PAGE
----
Mayors of Ocean City
SINCE the Lake family founded Ocean City in 1879 there have been five forms of government. The Ocean City Association transacted all official business from 1879 to 1884. In 1884 the growing town was incorporated as a borough run by a mayor and four councilmen. Beginning in 1897 the resort operated under an act incorporating it as a city run by a mayor and six councilmen. In 1911, a commission form of government was adopted. Now voters would select three commissioners and one would be designated mayor. Since 1978 the City of Ocean City has been operated under the Mayor-Council form of government pursuant to the Faulkner Act.
This is a good time to remember the 22 men who have held the title of Mayor of Ocean City.
Gainer P. Moore (1884-1890)
Moore, Ocean City’s first mayor was born in Chester County, PA in 1834. He served honorably in the Civil War for the Union. He came to Ocean City in 1881 earning a living as a builder. Moore is credited with leading Ocean City’s first Decoration Day celebration (now known as Memorial Day). He led a small group of men marching along Asbury Avenue to commemorate America’s fallen soldiers.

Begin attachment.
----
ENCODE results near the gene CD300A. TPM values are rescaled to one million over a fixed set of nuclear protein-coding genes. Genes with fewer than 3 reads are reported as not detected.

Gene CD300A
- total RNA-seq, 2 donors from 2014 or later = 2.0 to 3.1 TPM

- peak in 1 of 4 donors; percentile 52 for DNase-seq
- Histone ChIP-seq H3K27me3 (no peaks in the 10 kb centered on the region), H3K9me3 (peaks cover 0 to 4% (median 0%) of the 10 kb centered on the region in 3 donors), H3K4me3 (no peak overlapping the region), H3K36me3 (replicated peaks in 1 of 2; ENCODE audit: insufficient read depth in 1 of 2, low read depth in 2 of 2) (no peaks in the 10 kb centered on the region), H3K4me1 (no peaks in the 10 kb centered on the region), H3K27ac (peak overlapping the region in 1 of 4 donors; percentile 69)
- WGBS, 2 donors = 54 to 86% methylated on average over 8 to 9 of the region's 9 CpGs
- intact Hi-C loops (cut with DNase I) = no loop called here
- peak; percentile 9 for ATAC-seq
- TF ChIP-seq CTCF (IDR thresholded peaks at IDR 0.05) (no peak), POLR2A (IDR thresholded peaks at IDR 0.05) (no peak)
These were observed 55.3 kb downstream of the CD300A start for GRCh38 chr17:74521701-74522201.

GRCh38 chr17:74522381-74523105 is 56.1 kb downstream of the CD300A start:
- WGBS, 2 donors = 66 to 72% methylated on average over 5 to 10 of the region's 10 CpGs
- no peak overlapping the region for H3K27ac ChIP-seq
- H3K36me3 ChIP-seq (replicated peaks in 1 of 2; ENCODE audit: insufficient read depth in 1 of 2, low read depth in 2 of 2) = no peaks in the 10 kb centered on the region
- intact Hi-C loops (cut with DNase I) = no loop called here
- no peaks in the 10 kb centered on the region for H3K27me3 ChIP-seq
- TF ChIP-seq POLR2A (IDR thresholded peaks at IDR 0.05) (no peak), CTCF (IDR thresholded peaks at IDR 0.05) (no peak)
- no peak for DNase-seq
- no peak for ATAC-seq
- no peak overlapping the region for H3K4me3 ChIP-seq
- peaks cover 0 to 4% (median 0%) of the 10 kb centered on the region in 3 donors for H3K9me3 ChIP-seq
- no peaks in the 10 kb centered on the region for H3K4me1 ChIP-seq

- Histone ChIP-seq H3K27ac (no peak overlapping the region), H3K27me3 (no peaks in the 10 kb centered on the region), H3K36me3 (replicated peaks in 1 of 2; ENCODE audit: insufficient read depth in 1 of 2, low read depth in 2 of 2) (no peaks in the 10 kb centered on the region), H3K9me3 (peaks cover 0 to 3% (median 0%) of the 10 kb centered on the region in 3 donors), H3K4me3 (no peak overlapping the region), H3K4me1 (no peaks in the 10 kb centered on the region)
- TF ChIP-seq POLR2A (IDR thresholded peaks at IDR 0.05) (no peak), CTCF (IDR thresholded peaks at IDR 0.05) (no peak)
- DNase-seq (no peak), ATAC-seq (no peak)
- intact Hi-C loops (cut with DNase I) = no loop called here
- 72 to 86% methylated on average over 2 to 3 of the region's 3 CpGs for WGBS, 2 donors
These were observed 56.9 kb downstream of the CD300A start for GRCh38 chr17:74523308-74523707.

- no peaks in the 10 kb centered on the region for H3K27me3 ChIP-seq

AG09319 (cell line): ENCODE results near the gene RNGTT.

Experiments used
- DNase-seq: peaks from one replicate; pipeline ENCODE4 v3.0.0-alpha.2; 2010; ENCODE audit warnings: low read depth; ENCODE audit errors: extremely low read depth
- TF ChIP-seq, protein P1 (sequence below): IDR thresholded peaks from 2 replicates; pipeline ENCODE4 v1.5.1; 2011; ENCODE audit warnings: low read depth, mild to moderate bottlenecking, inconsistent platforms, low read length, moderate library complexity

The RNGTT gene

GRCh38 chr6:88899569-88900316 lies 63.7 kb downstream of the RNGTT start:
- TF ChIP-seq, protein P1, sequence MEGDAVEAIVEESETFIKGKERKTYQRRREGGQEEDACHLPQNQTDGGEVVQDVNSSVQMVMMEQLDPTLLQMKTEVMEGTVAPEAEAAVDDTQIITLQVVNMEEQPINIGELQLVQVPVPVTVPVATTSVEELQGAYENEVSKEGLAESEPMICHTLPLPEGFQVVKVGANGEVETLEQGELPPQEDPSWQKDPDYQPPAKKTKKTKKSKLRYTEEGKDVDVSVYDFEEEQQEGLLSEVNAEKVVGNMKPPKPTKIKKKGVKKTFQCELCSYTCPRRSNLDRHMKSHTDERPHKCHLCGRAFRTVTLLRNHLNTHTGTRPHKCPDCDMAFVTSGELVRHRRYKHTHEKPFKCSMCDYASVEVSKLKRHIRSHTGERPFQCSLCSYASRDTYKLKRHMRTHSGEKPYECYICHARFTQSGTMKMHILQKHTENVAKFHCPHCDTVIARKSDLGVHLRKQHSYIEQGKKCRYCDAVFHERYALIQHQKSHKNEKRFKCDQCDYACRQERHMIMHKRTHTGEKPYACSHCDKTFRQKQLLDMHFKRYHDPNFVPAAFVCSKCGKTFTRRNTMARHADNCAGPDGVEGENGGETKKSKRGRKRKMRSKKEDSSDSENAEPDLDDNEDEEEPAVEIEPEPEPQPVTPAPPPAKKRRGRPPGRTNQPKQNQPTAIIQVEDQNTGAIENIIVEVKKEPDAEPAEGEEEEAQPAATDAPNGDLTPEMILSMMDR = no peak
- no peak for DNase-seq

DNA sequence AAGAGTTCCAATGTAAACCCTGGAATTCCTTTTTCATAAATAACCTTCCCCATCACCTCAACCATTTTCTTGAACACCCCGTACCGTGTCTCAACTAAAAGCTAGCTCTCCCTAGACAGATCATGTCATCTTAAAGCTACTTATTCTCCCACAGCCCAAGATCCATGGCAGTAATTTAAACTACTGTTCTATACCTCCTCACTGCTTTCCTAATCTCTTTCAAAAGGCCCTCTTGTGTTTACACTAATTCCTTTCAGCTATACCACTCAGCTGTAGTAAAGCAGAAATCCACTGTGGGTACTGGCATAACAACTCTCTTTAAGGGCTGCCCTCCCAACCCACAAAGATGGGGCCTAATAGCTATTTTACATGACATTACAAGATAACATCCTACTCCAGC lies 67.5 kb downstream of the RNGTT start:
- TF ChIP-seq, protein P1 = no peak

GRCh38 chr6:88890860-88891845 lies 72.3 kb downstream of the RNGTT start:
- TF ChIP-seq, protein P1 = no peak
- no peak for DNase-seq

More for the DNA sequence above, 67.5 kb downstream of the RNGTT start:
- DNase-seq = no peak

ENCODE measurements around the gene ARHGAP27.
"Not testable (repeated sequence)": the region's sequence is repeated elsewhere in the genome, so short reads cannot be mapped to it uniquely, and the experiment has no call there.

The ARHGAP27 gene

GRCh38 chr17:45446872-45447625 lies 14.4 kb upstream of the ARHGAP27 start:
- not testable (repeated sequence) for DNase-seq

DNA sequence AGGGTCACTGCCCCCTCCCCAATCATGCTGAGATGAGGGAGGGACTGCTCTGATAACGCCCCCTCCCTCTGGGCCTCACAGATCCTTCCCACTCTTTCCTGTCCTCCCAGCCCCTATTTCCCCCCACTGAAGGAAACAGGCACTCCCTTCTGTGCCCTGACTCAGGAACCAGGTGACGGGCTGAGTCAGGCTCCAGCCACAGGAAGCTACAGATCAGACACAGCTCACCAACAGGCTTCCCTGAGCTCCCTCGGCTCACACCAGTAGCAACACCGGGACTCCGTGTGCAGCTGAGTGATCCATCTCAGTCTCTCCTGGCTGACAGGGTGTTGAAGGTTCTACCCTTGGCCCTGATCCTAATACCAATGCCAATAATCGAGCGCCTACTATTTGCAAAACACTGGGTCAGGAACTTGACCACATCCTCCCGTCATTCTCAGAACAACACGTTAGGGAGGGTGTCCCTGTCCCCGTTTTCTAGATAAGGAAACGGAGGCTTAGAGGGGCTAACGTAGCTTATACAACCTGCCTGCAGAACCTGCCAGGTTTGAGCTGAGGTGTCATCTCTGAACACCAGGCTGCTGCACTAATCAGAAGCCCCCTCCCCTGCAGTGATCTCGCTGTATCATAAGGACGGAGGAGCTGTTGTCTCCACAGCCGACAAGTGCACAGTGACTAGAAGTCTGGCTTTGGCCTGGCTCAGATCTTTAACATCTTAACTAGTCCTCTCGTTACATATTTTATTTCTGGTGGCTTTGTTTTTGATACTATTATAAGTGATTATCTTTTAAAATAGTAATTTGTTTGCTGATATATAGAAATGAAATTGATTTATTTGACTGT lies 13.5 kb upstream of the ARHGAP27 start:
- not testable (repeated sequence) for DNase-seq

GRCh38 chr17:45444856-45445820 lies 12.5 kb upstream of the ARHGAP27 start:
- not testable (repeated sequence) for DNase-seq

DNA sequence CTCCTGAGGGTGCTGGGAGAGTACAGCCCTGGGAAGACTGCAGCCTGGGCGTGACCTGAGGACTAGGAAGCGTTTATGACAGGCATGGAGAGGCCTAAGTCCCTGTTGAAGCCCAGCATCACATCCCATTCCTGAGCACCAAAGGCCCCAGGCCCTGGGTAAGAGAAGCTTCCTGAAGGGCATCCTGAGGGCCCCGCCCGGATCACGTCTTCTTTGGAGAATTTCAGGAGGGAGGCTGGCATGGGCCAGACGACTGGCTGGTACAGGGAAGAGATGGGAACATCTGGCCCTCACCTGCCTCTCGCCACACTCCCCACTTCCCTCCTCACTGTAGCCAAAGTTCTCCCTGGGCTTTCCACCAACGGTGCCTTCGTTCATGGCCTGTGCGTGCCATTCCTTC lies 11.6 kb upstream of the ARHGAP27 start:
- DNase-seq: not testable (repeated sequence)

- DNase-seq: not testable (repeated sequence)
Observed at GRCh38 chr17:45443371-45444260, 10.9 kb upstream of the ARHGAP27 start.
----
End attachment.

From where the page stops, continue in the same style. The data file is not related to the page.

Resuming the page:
James E. Pryor, MD (1890-1892)
Pryor graduated in 1888 from Detroit Medical College. He came to Ocean City in 1888 and quicklyestablished a successful medical practice.
Gainer P. Moore (1892-1894)
The 1892 Ocean City Guide Book reported, “He came to Ocean City in 1881, and has held the office of mayor since its incorporation, with the exceptions of one term. He is a progressive official, honored by all parties, and has served the city well.”
H. G. Steelman (1894-1895)
Steelman came to Ocean City in 1888 and opened a grocery store at 705 Asbury Avenue. The mayoral election of 1894 ended in a tie between Steelman and Robert Fisher. City Council chose Steelman to be mayor and he served for the first year of a two-year term. Fisher went to court to contest the choice, and was allowed to serve the remaining year, beginning on March 8, 1895.